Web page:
This year sees the third edition of curator Zhu Yujie’s group exhibition of women’s art, a project held each year with the aim of providing more opportunities for women artists.
The Metaphor and Gaze exhibition opened at La Vie Art Center in Shenzhen, Guangdong province on February 27.
Zhu says she has consciously and continuously learned gender theory since university, and her MA studies in culture, criticism and curation at Central Saint Martins College of Art and Design in the UK brought her attention to the roles discreet women in art. the story.
“Female artists still have relatively fewer opportunities to display their works in art museums and galleries, and few group exhibitions focus on female subjects,” Zhu said.
“Only by constantly exhibiting works by female artists and writing about these works can they be known to more people and entered into the history of art.”
The exhibition, which runs until March 28, features installations, videos, paintings, performances and textile works by 17 female artists.
According to Zhu, the title Metaphor and Gaze is about artists expressing the true desires, enigmas, confusion and anxieties of women from different levels and perspectives, and exploring love, healing and growth shared by humans. .
“In these unique times (of the pandemic), we have had new life experiences and new understandings, and I realize more and more that art is the best way to break down barriers and prejudices, and to bring people together. people. And for artists, their creation and thinking never stops,” says Zhu.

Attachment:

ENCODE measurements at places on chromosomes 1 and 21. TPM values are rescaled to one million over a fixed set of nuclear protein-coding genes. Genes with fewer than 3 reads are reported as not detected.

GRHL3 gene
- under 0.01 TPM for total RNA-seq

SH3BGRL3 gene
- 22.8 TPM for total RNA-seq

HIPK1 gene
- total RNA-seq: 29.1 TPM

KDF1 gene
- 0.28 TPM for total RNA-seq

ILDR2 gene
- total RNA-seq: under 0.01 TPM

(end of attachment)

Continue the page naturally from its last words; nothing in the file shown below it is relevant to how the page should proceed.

“In the history of art, images of women are often only objects to be contemplated. In our exhibition, women are the subject of creation.
Zhu says she feels a growing number of people are supporting female art. While she overcame various obstacles in organizing previous exhibitions on a limited budget, this year she was invited by Xiao Yu, founder of La Vie Art Center, who provided the venue.
The art center is an industrial space with rough concrete walls,
which Zhu says tackles the stereotype of fragile women and allows artists to converse with viewers through powerful artwork.
Due to the large space, artists can display works on a larger scale, and many have decided to do the installation themselves, one of them being artist Yuan Xiaotian.
Her installation, Flow, weaves thin metallic threads into a translucent folded fabric that twists and hangs in the air.
“A lot of people seeing this installation for the first time will think it’s made of fabric or silk, but it’s actually made of metal. I think it’s like women, who can be gentle, but also very strong on the inside. It’s a representation of the saying “an iron fist in a velvet glove”, says Yuan.
“Apart from three specially invited artists, we have mainly highlighted artists born in the 1980s or 1990s. Most of them learned art abroad, have a broad vision and excel in the creations of multimedia art,” says Xiao.
The exhibition also includes a reading room section titled Writing Her Power – Women’s Situation and Writing, featuring books from 20 publishing houses on themes such as female power, self-identity and relationships.
Zhu says setting up a reading room has been a recurring feature of her previous exhibits, as books have played a major role in her learning about gender theory.
Artist Wen Qiwen was asked to create paper artwork titled Go With the Flow for the reading room, featuring paper jellyfish suspended in the space. Wen thinks the relationship between jellyfish and water is a metaphor for that between humans and society.
CHINA DAILY/ASIA NEWS NETWORK